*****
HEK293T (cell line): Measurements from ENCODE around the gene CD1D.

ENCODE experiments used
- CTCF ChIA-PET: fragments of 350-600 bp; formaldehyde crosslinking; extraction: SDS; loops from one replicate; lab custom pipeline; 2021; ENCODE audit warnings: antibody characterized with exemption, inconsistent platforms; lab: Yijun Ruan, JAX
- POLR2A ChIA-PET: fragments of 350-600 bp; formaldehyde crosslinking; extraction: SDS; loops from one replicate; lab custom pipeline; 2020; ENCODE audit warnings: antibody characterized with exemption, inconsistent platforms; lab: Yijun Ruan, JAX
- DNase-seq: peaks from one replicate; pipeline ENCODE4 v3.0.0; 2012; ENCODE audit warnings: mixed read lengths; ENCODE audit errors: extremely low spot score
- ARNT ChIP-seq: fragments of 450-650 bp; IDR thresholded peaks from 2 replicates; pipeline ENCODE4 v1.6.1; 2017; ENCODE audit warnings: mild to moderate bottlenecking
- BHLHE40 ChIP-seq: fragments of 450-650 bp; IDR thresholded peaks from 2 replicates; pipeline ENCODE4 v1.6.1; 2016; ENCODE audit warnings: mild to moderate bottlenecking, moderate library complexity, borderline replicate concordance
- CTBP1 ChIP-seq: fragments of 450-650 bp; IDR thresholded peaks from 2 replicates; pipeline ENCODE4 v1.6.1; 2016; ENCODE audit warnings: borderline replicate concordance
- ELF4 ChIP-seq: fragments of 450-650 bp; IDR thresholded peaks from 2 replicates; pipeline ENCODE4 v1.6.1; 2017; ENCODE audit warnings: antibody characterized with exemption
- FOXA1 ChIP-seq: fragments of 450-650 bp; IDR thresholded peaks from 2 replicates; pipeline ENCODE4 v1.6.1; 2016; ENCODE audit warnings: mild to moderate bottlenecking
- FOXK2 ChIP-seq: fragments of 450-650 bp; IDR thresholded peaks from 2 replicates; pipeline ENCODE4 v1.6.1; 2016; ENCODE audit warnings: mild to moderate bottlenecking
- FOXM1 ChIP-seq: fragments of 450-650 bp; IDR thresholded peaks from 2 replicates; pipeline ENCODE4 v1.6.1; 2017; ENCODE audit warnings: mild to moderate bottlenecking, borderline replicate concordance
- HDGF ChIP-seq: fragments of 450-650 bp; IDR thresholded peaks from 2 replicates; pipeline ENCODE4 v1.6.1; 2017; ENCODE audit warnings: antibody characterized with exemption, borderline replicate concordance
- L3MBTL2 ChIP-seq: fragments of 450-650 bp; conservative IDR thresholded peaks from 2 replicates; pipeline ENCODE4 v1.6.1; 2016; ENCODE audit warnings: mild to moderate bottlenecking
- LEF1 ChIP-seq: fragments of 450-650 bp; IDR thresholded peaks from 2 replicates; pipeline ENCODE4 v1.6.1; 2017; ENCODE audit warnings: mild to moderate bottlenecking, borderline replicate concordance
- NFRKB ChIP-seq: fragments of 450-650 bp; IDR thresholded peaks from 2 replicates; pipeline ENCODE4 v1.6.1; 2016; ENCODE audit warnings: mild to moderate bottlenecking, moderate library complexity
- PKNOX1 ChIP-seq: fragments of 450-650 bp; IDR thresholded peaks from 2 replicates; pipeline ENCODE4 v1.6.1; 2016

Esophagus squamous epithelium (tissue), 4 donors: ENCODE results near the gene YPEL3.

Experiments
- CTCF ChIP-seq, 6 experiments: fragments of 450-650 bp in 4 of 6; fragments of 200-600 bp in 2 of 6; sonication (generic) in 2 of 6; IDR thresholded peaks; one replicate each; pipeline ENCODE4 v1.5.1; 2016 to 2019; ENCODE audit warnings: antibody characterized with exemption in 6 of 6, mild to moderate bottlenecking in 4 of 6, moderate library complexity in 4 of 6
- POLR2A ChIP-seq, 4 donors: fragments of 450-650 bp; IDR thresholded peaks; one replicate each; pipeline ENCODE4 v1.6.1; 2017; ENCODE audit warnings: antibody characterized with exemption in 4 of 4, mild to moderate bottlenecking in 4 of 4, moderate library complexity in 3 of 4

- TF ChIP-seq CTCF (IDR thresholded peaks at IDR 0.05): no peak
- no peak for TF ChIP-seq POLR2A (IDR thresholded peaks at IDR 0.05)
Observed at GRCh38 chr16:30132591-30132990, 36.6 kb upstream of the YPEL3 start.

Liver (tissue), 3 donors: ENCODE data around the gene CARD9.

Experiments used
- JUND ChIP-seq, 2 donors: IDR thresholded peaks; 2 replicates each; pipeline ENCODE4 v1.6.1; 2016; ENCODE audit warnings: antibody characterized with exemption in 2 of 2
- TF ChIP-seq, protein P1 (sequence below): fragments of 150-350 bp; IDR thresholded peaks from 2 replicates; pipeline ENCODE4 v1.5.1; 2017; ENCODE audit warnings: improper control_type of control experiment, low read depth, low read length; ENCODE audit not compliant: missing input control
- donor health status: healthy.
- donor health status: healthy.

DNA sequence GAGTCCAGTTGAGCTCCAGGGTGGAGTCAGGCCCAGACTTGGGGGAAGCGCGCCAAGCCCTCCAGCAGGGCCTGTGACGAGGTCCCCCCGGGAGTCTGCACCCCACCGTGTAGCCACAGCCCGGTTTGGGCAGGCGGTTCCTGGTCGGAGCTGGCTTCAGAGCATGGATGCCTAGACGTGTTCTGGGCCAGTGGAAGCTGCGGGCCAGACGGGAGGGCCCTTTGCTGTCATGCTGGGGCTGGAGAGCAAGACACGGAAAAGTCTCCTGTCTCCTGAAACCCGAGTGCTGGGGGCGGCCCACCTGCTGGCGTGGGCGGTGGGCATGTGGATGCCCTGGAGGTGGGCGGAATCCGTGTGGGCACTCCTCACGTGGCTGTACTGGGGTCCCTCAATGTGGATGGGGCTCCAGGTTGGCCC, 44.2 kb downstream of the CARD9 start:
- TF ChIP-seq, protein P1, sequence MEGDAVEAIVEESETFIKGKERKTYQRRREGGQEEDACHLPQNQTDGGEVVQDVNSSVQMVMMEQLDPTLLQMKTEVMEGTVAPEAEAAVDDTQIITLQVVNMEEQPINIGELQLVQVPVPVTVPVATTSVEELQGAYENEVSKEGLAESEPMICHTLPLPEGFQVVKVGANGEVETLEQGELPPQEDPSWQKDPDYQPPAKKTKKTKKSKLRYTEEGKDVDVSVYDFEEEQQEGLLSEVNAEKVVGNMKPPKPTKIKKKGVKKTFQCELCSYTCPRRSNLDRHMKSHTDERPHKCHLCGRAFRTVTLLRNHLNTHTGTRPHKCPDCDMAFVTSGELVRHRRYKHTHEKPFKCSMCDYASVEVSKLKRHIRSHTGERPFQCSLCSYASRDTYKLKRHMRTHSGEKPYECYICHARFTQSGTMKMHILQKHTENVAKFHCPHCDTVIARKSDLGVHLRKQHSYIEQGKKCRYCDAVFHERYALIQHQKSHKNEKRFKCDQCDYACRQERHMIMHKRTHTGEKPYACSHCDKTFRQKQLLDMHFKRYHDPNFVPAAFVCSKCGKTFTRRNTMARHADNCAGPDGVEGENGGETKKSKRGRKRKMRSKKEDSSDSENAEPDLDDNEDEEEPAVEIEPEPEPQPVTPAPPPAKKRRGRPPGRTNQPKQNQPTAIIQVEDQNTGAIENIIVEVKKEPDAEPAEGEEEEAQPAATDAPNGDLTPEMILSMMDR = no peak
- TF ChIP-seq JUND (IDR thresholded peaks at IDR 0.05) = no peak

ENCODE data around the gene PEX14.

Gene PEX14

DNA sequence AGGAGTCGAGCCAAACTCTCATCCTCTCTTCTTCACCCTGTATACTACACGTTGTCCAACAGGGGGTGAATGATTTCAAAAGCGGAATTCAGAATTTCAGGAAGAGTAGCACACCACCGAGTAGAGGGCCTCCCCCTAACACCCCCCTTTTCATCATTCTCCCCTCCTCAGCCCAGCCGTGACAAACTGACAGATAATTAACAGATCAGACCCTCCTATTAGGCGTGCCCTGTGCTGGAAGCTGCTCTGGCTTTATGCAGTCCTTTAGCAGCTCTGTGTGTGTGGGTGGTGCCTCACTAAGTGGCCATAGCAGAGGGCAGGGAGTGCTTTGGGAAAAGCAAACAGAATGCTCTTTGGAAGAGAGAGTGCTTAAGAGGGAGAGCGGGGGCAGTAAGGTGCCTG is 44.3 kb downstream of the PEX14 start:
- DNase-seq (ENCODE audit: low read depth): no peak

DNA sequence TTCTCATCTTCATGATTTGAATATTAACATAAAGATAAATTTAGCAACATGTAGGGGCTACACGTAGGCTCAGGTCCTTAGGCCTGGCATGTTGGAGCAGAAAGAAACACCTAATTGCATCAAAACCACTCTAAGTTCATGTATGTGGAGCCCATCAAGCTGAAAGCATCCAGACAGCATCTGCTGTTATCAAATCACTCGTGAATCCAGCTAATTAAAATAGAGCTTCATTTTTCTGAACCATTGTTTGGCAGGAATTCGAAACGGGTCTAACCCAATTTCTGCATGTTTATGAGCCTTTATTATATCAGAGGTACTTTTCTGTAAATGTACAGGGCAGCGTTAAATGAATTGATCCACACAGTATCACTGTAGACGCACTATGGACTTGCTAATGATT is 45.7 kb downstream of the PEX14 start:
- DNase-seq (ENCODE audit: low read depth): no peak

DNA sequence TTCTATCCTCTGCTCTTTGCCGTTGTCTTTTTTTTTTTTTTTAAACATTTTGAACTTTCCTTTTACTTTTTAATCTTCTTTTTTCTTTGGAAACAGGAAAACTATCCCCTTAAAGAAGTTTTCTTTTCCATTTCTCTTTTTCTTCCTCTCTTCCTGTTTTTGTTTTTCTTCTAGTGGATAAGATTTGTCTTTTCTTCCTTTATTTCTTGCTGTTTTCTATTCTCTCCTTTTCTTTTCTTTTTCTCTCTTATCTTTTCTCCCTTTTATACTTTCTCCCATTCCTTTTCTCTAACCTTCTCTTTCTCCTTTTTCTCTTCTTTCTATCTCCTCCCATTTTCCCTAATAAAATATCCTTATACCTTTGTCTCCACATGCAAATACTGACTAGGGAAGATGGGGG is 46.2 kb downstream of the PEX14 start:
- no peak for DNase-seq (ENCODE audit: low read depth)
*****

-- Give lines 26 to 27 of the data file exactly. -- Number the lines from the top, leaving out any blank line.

Experiments used
- JUND ChIP-seq, 2 donors: IDR thresholded peaks; 2 replicates each; pipeline ENCODE4 v1.6.1; 2016; ENCODE audit warnings: antibody characterized with exemption in 2 of 2